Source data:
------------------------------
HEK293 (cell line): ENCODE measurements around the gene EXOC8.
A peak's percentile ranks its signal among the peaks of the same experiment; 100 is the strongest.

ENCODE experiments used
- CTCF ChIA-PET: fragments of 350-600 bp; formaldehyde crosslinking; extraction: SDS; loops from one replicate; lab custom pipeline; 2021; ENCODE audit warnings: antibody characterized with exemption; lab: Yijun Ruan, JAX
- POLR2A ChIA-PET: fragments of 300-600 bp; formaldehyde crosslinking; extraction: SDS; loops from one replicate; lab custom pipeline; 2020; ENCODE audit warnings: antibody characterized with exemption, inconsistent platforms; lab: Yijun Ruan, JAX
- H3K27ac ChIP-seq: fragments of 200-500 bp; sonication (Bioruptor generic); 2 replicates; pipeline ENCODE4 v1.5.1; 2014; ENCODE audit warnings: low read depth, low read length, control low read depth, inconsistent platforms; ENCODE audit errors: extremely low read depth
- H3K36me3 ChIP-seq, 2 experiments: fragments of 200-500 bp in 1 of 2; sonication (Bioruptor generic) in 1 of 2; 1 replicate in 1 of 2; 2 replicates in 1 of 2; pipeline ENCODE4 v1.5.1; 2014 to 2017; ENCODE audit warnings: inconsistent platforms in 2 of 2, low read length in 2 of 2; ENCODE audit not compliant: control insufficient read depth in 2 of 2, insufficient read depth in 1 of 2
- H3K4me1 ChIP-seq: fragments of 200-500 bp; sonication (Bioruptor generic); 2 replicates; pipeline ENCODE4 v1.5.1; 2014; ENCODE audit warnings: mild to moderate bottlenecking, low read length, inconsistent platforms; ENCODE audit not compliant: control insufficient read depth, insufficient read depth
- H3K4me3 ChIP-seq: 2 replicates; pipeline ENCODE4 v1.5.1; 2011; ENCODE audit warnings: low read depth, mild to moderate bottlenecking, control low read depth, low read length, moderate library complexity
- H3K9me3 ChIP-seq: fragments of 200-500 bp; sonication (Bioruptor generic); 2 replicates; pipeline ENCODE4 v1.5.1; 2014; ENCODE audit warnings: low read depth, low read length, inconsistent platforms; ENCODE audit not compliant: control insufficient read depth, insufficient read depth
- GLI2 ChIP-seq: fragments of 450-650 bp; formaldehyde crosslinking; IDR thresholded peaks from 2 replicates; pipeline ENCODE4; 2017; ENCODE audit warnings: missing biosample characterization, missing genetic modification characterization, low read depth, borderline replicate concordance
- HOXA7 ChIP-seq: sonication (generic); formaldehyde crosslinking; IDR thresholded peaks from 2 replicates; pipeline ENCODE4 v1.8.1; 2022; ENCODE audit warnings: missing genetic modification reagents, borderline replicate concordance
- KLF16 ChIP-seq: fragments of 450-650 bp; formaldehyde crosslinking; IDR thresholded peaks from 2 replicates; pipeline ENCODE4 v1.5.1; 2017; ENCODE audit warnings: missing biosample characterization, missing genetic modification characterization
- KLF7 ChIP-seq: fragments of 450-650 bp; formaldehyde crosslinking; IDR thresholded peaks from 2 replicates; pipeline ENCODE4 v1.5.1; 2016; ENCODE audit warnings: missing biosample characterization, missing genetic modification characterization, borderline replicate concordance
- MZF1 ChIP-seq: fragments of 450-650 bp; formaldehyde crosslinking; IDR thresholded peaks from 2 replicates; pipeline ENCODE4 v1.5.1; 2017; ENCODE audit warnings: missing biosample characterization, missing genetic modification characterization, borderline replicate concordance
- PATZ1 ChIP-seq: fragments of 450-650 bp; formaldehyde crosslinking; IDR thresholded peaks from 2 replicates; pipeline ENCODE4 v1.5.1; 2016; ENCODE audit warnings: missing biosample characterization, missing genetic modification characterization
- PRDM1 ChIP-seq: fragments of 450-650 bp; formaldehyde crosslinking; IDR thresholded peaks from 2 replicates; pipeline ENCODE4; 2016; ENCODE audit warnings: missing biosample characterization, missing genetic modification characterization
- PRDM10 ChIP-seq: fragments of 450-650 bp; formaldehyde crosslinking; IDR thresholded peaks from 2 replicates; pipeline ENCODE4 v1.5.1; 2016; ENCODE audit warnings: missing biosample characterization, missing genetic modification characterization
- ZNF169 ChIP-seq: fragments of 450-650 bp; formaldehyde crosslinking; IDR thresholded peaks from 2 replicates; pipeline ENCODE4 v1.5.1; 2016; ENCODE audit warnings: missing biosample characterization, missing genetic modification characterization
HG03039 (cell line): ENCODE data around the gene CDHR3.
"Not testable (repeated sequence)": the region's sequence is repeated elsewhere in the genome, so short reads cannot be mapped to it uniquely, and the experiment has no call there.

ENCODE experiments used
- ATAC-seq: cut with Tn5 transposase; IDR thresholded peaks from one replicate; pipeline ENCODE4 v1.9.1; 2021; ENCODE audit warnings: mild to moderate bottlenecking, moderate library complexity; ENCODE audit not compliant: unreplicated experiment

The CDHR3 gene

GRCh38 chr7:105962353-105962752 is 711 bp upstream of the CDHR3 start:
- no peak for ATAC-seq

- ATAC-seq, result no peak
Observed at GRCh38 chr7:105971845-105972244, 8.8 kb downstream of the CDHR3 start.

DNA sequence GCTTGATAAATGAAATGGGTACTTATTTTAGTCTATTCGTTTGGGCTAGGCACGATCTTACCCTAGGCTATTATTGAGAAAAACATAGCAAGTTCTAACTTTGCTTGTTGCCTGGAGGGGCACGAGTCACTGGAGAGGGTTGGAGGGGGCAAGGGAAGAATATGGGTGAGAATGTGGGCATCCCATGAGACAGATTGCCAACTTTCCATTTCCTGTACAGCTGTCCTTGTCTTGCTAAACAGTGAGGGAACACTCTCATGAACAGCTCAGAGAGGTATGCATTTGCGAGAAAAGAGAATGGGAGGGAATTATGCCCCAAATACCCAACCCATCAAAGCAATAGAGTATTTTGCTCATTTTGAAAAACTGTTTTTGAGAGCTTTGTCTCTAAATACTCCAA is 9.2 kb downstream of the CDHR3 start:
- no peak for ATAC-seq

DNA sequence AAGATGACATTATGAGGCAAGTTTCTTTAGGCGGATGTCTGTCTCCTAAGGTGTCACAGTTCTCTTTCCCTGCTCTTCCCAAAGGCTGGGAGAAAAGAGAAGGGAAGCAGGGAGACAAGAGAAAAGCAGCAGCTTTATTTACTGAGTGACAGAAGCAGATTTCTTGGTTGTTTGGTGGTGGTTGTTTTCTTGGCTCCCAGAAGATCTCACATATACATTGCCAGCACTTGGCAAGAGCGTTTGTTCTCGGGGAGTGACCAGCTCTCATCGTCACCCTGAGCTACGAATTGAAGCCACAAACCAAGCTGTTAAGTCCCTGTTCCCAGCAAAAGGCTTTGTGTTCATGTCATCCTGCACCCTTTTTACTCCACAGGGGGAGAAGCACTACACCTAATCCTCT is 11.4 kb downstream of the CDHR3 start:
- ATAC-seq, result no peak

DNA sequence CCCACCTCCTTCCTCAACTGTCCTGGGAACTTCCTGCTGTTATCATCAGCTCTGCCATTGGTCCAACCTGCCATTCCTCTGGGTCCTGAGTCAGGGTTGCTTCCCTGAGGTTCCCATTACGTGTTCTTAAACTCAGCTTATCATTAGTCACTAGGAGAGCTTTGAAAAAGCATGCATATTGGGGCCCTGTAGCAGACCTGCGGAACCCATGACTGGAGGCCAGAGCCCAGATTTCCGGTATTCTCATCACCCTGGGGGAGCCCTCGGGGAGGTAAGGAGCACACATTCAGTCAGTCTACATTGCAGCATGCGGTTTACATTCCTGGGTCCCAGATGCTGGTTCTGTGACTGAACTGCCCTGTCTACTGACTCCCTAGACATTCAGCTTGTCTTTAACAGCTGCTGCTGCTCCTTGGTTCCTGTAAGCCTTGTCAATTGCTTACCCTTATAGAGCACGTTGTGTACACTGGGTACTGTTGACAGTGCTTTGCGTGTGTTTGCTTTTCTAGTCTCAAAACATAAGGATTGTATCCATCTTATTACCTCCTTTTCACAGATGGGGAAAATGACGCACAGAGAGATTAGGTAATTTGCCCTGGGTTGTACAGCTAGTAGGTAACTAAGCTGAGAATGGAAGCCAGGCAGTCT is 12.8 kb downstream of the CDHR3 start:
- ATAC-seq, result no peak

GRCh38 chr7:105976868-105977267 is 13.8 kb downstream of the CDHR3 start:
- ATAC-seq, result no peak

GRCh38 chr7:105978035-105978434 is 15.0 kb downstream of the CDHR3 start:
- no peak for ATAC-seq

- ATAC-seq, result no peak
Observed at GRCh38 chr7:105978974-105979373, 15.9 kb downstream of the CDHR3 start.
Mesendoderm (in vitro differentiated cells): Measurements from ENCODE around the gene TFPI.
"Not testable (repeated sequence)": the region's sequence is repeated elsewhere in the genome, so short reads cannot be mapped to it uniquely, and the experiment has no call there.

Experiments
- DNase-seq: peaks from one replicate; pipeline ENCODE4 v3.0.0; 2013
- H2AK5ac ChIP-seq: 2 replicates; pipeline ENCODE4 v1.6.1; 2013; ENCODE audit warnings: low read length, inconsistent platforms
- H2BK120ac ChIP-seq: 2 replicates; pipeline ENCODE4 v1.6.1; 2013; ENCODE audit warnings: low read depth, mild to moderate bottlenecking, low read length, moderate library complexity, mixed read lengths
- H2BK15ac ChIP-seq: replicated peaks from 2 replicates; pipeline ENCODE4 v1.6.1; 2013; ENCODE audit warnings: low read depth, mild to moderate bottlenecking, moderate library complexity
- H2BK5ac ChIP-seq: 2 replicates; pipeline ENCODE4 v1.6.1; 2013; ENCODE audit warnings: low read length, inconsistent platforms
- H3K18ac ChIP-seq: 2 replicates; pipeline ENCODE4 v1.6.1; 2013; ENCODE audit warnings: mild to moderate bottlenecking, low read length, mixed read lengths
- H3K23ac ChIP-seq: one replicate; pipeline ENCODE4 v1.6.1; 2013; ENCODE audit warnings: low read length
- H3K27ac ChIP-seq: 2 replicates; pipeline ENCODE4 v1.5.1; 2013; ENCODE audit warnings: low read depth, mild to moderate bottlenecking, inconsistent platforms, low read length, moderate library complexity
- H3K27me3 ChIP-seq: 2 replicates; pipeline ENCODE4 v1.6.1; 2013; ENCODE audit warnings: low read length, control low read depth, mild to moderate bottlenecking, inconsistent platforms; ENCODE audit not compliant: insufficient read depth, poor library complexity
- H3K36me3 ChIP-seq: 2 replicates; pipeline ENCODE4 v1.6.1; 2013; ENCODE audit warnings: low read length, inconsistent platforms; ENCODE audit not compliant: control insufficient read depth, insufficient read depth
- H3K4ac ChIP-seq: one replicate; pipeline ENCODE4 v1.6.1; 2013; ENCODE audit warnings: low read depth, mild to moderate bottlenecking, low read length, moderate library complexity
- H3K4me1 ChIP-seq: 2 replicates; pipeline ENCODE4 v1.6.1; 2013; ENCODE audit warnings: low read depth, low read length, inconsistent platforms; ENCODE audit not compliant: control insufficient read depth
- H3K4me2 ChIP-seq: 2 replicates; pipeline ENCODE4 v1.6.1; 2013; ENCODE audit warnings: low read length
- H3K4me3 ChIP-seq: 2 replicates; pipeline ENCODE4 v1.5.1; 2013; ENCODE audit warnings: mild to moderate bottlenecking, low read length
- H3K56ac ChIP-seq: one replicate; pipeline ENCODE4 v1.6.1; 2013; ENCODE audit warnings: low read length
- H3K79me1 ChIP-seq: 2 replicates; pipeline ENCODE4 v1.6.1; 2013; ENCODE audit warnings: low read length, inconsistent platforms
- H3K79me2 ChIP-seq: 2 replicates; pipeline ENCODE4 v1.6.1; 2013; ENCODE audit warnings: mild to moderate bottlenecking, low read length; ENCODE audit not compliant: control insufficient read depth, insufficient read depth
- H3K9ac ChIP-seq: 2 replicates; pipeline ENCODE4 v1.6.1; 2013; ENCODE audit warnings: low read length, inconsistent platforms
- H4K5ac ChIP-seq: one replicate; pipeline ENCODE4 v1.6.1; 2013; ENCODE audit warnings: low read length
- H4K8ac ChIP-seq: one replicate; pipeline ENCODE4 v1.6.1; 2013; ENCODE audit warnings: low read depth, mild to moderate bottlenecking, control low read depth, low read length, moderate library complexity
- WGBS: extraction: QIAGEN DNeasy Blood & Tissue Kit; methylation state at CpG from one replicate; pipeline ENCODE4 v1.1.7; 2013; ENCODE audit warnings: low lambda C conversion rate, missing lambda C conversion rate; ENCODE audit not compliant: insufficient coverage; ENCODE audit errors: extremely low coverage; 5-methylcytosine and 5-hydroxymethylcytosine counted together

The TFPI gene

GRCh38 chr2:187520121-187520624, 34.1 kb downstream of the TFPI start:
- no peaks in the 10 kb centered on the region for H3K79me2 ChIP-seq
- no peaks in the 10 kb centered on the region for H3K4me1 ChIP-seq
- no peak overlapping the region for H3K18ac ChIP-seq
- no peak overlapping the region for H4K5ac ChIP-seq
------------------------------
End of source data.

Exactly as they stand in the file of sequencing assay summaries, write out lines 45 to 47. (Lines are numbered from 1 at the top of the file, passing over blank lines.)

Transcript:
- H2AK5ac ChIP-seq: 2 replicates; pipeline ENCODE4 v1.6.1; 2013; ENCODE audit warnings: low read length, inconsistent platforms
- H2BK120ac ChIP-seq: 2 replicates; pipeline ENCODE4 v1.6.1; 2013; ENCODE audit warnings: low read depth, mild to moderate bottlenecking, low read length, moderate library complexity, mixed read lengths
- H2BK15ac ChIP-seq: replicated peaks from 2 replicates; pipeline ENCODE4 v1.6.1; 2013; ENCODE audit warnings: low read depth, mild to moderate bottlenecking, moderate library complexity